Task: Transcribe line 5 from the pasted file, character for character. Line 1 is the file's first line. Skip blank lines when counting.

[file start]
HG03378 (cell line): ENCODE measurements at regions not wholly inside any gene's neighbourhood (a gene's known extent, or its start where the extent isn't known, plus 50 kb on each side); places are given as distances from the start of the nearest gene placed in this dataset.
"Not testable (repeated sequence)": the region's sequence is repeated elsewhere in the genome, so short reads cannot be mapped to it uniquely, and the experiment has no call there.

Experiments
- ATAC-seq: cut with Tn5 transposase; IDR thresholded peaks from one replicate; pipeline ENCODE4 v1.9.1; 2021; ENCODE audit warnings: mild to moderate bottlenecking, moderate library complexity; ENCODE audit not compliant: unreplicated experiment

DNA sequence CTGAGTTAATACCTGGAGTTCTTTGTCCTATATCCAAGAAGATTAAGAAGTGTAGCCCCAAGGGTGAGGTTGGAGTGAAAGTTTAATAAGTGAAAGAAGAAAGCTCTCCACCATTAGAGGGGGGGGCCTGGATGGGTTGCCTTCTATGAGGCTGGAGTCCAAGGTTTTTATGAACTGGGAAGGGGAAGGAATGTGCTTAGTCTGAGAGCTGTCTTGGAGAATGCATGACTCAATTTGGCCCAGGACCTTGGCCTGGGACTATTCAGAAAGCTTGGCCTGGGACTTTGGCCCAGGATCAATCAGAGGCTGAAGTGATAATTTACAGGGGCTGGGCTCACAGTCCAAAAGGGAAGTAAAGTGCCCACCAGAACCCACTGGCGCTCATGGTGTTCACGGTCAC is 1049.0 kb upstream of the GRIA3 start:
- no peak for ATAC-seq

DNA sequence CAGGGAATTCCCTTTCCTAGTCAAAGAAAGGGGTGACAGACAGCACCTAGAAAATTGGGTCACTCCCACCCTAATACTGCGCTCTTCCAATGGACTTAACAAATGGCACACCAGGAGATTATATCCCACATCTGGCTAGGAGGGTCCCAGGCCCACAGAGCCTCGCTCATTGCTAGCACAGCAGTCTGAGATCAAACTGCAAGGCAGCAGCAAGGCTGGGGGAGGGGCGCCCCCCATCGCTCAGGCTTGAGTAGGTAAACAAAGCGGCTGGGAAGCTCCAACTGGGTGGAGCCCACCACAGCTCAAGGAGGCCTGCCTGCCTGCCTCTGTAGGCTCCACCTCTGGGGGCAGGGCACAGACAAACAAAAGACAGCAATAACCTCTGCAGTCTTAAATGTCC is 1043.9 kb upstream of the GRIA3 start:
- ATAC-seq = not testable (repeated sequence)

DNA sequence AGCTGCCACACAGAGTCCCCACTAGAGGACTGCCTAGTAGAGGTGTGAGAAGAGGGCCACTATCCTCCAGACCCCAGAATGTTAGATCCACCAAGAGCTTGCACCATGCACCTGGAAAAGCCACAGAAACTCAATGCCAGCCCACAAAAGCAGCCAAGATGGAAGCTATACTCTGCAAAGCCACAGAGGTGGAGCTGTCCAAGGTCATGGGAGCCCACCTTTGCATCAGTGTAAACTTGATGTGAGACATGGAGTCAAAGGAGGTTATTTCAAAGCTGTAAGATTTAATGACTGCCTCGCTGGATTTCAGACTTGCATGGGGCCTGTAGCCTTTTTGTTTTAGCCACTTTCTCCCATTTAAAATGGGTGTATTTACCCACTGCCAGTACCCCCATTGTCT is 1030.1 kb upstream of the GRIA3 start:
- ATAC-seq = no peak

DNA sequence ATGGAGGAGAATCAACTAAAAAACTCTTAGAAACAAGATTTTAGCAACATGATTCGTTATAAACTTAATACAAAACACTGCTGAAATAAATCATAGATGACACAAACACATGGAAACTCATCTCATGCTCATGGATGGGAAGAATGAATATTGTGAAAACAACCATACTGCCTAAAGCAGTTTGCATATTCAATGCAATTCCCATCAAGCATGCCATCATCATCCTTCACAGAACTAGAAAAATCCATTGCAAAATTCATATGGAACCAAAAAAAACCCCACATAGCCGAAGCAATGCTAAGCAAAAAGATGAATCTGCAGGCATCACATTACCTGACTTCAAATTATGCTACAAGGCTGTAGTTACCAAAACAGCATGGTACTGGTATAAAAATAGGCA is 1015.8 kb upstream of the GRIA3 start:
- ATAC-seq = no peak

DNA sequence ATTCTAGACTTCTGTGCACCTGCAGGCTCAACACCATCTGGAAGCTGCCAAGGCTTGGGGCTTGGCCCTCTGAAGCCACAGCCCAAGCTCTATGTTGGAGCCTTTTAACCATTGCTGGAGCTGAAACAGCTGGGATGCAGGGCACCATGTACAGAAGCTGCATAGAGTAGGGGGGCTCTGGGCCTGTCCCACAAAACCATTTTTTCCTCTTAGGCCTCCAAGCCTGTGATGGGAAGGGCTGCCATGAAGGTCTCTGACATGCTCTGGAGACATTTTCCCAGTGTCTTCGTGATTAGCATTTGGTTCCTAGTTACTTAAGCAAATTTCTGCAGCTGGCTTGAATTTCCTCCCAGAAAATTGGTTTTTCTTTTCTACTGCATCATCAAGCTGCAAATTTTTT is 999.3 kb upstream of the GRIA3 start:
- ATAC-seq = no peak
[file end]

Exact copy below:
DNA sequence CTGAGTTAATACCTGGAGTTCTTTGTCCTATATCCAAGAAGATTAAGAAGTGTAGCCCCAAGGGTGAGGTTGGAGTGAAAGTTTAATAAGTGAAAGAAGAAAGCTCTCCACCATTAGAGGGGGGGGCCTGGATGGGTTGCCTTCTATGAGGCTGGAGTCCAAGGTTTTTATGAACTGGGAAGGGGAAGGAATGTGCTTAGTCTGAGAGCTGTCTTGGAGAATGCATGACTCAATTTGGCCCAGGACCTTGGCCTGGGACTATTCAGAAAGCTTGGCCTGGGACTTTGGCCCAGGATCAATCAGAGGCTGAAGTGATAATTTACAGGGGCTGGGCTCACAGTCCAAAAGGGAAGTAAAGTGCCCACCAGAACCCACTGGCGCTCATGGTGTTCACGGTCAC is 1049.0 kb upstream of the GRIA3 start: